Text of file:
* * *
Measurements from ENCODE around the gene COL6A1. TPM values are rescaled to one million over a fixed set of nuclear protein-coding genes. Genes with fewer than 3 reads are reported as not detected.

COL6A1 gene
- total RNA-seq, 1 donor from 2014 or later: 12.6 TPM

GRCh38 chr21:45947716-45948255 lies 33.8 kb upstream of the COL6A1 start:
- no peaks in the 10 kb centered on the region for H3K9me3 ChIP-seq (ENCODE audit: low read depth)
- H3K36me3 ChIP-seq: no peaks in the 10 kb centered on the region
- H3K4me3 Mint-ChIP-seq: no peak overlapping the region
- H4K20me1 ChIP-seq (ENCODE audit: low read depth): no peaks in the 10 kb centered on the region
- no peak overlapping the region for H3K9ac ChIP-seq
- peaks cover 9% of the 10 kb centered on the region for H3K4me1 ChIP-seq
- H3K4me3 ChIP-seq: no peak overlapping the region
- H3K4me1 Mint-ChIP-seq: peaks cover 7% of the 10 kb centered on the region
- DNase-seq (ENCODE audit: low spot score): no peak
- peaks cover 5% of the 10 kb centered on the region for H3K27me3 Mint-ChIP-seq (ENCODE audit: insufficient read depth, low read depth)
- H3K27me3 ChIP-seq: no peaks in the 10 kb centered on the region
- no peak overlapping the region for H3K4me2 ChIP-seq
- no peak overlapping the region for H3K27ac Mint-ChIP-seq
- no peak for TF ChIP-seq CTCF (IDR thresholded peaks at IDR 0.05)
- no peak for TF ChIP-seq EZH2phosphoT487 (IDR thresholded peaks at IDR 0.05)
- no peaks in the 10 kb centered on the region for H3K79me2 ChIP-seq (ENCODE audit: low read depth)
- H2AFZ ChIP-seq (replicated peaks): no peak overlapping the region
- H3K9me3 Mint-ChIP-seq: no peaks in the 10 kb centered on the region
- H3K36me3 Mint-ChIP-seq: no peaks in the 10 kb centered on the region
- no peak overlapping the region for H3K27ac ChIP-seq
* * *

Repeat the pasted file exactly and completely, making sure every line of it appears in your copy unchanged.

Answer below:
Measurements from ENCODE around the gene COL6A1. TPM values are rescaled to one million over a fixed set of nuclear protein-coding genes. Genes with fewer than 3 reads are reported as not detected.

COL6A1 gene
- total RNA-seq, 1 donor from 2014 or later: 12.6 TPM

GRCh38 chr21:45947716-45948255 lies 33.8 kb upstream of the COL6A1 start:
- no peaks in the 10 kb centered on the region for H3K9me3 ChIP-seq (ENCODE audit: low read depth)
- H3K36me3 ChIP-seq: no peaks in the 10 kb centered on the region
- H3K4me3 Mint-ChIP-seq: no peak overlapping the region
- H4K20me1 ChIP-seq (ENCODE audit: low read depth): no peaks in the 10 kb centered on the region
- no peak overlapping the region for H3K9ac ChIP-seq
- peaks cover 9% of the 10 kb centered on the region for H3K4me1 ChIP-seq
- H3K4me3 ChIP-seq: no peak overlapping the region
- H3K4me1 Mint-ChIP-seq: peaks cover 7% of the 10 kb centered on the region
- DNase-seq (ENCODE audit: low spot score): no peak
- peaks cover 5% of the 10 kb centered on the region for H3K27me3 Mint-ChIP-seq (ENCODE audit: insufficient read depth, low read depth)
- H3K27me3 ChIP-seq: no peaks in the 10 kb centered on the region
- no peak overlapping the region for H3K4me2 ChIP-seq
- no peak overlapping the region for H3K27ac Mint-ChIP-seq
- no peak for TF ChIP-seq CTCF (IDR thresholded peaks at IDR 0.05)
- no peak for TF ChIP-seq EZH2phosphoT487 (IDR thresholded peaks at IDR 0.05)
- no peaks in the 10 kb centered on the region for H3K79me2 ChIP-seq (ENCODE audit: low read depth)
- H2AFZ ChIP-seq (replicated peaks): no peak overlapping the region
- H3K9me3 Mint-ChIP-seq: no peaks in the 10 kb centered on the region
- H3K36me3 Mint-ChIP-seq: no peaks in the 10 kb centered on the region
- no peak overlapping the region for H3K27ac ChIP-seq